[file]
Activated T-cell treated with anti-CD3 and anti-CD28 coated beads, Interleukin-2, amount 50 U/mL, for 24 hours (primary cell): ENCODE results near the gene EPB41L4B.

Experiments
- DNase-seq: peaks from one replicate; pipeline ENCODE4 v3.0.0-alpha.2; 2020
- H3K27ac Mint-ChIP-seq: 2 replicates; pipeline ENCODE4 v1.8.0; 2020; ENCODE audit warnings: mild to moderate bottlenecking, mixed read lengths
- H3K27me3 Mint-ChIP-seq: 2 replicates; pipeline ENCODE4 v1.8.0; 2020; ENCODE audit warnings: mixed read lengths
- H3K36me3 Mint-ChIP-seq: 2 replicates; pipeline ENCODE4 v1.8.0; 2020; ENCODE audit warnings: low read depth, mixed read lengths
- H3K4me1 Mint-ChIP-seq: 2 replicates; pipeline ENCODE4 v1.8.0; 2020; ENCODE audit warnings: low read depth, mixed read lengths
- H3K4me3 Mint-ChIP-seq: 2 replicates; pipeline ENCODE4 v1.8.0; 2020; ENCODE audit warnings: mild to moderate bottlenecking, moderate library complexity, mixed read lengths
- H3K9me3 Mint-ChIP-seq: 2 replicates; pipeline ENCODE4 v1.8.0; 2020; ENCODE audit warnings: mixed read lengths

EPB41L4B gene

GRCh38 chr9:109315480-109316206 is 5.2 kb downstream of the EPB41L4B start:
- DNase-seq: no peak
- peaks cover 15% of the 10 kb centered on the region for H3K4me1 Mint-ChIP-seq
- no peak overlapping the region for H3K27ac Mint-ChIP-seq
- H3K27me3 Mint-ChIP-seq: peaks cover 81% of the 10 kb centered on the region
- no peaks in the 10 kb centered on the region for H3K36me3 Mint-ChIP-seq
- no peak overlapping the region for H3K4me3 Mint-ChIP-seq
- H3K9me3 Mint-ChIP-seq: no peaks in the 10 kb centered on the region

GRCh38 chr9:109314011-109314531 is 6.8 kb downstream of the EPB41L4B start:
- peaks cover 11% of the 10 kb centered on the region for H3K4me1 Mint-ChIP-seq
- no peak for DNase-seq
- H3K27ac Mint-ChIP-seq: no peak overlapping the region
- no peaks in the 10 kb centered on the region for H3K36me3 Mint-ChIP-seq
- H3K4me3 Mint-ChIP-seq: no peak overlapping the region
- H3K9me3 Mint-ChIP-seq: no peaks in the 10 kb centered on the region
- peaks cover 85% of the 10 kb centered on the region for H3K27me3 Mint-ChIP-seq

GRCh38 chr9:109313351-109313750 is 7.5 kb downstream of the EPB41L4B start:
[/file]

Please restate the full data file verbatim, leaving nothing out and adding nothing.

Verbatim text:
Activated T-cell treated with anti-CD3 and anti-CD28 coated beads, Interleukin-2, amount 50 U/mL, for 24 hours (primary cell): ENCODE results near the gene EPB41L4B.

Experiments
- DNase-seq: peaks from one replicate; pipeline ENCODE4 v3.0.0-alpha.2; 2020
- H3K27ac Mint-ChIP-seq: 2 replicates; pipeline ENCODE4 v1.8.0; 2020; ENCODE audit warnings: mild to moderate bottlenecking, mixed read lengths
- H3K27me3 Mint-ChIP-seq: 2 replicates; pipeline ENCODE4 v1.8.0; 2020; ENCODE audit warnings: mixed read lengths
- H3K36me3 Mint-ChIP-seq: 2 replicates; pipeline ENCODE4 v1.8.0; 2020; ENCODE audit warnings: low read depth, mixed read lengths
- H3K4me1 Mint-ChIP-seq: 2 replicates; pipeline ENCODE4 v1.8.0; 2020; ENCODE audit warnings: low read depth, mixed read lengths
- H3K4me3 Mint-ChIP-seq: 2 replicates; pipeline ENCODE4 v1.8.0; 2020; ENCODE audit warnings: mild to moderate bottlenecking, moderate library complexity, mixed read lengths
- H3K9me3 Mint-ChIP-seq: 2 replicates; pipeline ENCODE4 v1.8.0; 2020; ENCODE audit warnings: mixed read lengths

EPB41L4B gene

GRCh38 chr9:109315480-109316206 is 5.2 kb downstream of the EPB41L4B start:
- DNase-seq: no peak
- peaks cover 15% of the 10 kb centered on the region for H3K4me1 Mint-ChIP-seq
- no peak overlapping the region for H3K27ac Mint-ChIP-seq
- H3K27me3 Mint-ChIP-seq: peaks cover 81% of the 10 kb centered on the region
- no peaks in the 10 kb centered on the region for H3K36me3 Mint-ChIP-seq
- no peak overlapping the region for H3K4me3 Mint-ChIP-seq
- H3K9me3 Mint-ChIP-seq: no peaks in the 10 kb centered on the region

GRCh38 chr9:109314011-109314531 is 6.8 kb downstream of the EPB41L4B start:
- peaks cover 11% of the 10 kb centered on the region for H3K4me1 Mint-ChIP-seq
- no peak for DNase-seq
- H3K27ac Mint-ChIP-seq: no peak overlapping the region
- no peaks in the 10 kb centered on the region for H3K36me3 Mint-ChIP-seq
- H3K4me3 Mint-ChIP-seq: no peak overlapping the region
- H3K9me3 Mint-ChIP-seq: no peaks in the 10 kb centered on the region
- peaks cover 85% of the 10 kb centered on the region for H3K27me3 Mint-ChIP-seq

GRCh38 chr9:109313351-109313750 is 7.5 kb downstream of the EPB41L4B start: